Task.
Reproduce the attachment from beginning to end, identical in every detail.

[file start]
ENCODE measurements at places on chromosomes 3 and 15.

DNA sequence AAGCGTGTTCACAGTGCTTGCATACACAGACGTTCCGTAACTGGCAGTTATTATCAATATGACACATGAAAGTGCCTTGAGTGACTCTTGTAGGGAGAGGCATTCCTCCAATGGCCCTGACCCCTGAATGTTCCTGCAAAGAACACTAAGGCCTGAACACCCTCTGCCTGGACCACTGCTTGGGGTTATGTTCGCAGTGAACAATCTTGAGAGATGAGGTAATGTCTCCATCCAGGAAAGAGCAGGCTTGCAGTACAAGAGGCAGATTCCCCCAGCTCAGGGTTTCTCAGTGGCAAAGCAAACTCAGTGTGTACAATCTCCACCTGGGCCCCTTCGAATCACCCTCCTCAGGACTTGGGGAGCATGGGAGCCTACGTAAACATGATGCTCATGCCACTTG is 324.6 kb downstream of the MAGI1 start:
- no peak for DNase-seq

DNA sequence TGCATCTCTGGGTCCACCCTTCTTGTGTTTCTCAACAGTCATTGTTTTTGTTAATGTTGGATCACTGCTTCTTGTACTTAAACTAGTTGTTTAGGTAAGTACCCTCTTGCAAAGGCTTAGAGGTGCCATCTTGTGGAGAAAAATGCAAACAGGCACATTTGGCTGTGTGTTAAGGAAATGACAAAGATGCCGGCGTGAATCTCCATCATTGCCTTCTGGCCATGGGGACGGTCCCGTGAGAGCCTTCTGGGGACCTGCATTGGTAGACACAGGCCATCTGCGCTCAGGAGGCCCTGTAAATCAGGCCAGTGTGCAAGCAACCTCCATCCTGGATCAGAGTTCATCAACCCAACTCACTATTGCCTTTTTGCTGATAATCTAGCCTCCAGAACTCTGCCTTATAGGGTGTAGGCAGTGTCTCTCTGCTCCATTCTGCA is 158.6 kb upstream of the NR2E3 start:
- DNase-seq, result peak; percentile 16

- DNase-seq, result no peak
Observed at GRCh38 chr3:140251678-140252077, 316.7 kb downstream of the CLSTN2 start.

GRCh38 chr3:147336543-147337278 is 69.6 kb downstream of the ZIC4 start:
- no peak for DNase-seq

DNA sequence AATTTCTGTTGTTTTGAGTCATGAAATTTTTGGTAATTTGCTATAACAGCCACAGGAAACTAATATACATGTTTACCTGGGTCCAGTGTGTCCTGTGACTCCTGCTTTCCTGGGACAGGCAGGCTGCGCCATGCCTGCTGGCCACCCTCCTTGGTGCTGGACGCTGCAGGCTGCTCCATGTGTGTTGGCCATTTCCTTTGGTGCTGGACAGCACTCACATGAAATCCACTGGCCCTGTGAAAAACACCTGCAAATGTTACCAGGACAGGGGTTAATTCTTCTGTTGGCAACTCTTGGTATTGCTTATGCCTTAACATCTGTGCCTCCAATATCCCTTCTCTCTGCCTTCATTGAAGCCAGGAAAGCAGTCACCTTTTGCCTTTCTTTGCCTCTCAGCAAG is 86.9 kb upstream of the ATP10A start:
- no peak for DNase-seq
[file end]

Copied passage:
ENCODE measurements at places on chromosomes 3 and 15.

DNA sequence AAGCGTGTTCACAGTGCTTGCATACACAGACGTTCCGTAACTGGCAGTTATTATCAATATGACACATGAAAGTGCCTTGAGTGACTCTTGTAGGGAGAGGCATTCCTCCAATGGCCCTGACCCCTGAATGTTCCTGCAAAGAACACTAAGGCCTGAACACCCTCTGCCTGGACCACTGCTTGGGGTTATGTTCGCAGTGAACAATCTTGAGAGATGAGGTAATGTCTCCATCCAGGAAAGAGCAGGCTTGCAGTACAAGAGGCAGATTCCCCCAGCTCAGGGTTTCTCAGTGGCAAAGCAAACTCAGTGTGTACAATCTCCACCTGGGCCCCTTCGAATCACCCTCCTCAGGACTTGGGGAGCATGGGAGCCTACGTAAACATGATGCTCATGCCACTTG is 324.6 kb downstream of the MAGI1 start:
- no peak for DNase-seq

DNA sequence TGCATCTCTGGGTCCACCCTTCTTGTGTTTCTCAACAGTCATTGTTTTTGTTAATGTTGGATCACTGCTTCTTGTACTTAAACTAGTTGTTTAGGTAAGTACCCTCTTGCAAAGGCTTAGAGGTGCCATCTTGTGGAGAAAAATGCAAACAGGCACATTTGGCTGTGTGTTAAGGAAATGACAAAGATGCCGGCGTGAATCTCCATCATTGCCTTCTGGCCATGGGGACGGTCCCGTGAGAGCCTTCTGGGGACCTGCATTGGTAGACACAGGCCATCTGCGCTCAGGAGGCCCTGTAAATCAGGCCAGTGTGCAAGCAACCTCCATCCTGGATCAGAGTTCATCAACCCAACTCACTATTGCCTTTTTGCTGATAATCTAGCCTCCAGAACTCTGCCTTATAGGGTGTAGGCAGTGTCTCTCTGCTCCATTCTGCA is 158.6 kb upstream of the NR2E3 start:
- DNase-seq, result peak; percentile 16

- DNase-seq, result no peak
Observed at GRCh38 chr3:140251678-140252077, 316.7 kb downstream of the CLSTN2 start.

GRCh38 chr3:147336543-147337278 is 69.6 kb downstream of the ZIC4 start:
- no peak for DNase-seq

DNA sequence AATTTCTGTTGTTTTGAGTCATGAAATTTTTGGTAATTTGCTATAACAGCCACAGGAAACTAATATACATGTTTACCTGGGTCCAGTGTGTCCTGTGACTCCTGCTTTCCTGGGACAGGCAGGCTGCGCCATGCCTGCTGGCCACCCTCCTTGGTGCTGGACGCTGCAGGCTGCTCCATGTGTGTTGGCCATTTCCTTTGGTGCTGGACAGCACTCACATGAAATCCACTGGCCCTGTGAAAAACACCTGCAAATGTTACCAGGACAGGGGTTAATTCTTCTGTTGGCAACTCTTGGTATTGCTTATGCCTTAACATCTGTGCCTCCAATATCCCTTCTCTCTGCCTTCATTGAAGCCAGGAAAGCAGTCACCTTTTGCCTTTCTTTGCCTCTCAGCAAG is 86.9 kb upstream of the ATP10A start:
- no peak for DNase-seq